As the Carolina Panthers’ win totals have increased over the past few seasons, so too have the offseason demands on players’ time.
Everyone likes to be associated with a winner. And though the Panthers fell short in Super Bowl 50, that hasn’t stopped the stream of requests for players to appear at charity events, sponsor meet-and-greets and various autograph signings.
“Our schedules and requests and things that come our way have definitely grown over the years since when I first got here,” Panthers tight end Greg Olsen said. “And then of course this past season with our team’s success and the notoriety we received as an organization, it definitely increased significantly.”
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Olsen was speaking Wednesday from pit road at Charlotte Motor Speedway, where he’ll drive the pace car Saturday for the NASCAR Sprint All-Star Race.
It’s the latest stop in what has been a busy offseason for Olsen, who was a guest analyst for the NFL Network during the combine in February, played in the pro-am at the Wells Fargo Championship golf tournament two weeks ago and last week made an appearance at a Harley-Davidson dealership in Huntington, W.Va., as part of his affiliation with Visa.
Olsen said he wanted to try new experiences during the offseason and joked that his family would struggle if it relied on him to make his livelihood hitting a golf ball or driving a race car.
But Olsen said it’s a fine line between enjoying what he called the fruits of his labor and spreading yourself too thin.
“The one thing I’ll never do is I’ll never jeopardize my preparation. I’ll never jeopardize any time or energy or efforts that need to be put into my preparation to play football,” Olsen said after a few laps around the track in the Toyota Camry pace car.
“At the end of the day I’m a football player. I’m paid to be prepared and people rely on me to get a job done, and I will never jeopardize that or sacrifice any efforts toward that goal.”
Racing of another sort
Olsen has also stayed active with his HEARTest Yard Fund, which he established when his son TJ was born in 2012 with a heart defect called hypoplastic left heart syndrome.
Olsen’s charity will host its first 5K race in Charlotte on Saturday to benefit the Levine Children’s Hospital.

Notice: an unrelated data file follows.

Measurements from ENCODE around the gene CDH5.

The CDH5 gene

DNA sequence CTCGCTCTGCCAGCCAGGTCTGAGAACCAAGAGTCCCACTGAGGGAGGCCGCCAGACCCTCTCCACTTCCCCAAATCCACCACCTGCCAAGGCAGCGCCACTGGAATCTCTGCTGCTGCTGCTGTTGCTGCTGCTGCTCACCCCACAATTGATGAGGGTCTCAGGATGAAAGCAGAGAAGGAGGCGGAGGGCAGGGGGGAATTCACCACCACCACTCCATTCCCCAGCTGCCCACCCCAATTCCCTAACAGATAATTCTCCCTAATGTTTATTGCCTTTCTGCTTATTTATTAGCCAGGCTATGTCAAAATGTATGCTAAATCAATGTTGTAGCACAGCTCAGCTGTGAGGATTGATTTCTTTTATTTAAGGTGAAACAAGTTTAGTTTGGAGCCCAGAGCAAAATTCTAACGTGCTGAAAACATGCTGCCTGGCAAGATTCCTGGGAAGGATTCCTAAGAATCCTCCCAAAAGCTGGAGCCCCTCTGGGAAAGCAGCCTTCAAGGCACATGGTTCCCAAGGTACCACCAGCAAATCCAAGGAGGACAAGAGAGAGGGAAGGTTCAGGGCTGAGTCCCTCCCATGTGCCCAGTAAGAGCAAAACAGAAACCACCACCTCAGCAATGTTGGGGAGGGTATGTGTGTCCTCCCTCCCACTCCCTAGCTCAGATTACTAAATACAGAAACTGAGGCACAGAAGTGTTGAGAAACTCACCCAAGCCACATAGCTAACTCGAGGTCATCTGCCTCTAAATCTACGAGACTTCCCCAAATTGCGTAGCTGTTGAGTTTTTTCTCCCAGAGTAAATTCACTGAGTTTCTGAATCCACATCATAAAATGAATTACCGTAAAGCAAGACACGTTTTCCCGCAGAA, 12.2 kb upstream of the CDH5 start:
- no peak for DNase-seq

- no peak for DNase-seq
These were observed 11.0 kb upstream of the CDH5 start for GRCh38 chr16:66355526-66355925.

“My family obviously takes up a lot of my time and that’s by choice,” Olsen said. “It’s incredible being a father and watching three young kids continue to grow, with my wife and I. But there is also time to enjoy yourself.”
Former driver and current NASCAR official Brett Bodine said in the sponsor-driven sport of racing, drivers have their sponsor commitments written into their contracts, with some even specifying how far a driver has to travel from the race site for an event.
But Bodine said he never looked at the sponsor obligations as drudgery.
“As a driver I felt if was my obligation to promote the sport as much as I could in a positive way,” he said.
Appreciate the cool things
Olsen said he and his wife, Kara, tell their three young children to be thankful for all the cool things his job allows them to do. For Olsen on Wednesday that meant getting certified to lead the field of 20 drivers around the track for the green flag Saturday night.
Linebackers Luke Kuechly and Thomas Davis drove the pace car for the all-star race the past two years. For Davis’ certification last year, he put on a fire suit before getting a ride-along with Dale Earnhardt Jr. at 160 mph.
Olsen wore street clothes for his ride with Sprint Cup driver Matt DiBenedetto, who got the Camry up to about 127 mph. The two had a scare on their first lap when they whipped around Turn 2 to find a gate open along the back straightaway.
After waiting on pit road for the track to clear, DiBenedetto took Olsen back out and did his best to give him a thrill.
“That’s way more stressful than I thought it would be,” Olsen said after the ride. “He’s talking, giving me pointers, he’s got one hand on the wheel.”
Olsen took a much more cautious approach when he was behind the wheel, joking that he planned to stay around 45 mph. But he said it was a fun day in what has been a fun – if sometimes hectic – offseason.
“Something I’ve enjoyed is trying my hand at a lot of things that are outside of my comfort zone and things that I didn’t necessarily grow up doing or that I don’t do very often,” he said. “I think that’s fun. It’s a challenge, continue to expand your horizons, look at the big picture. There’s so many other things out there besides the Panthers and football.”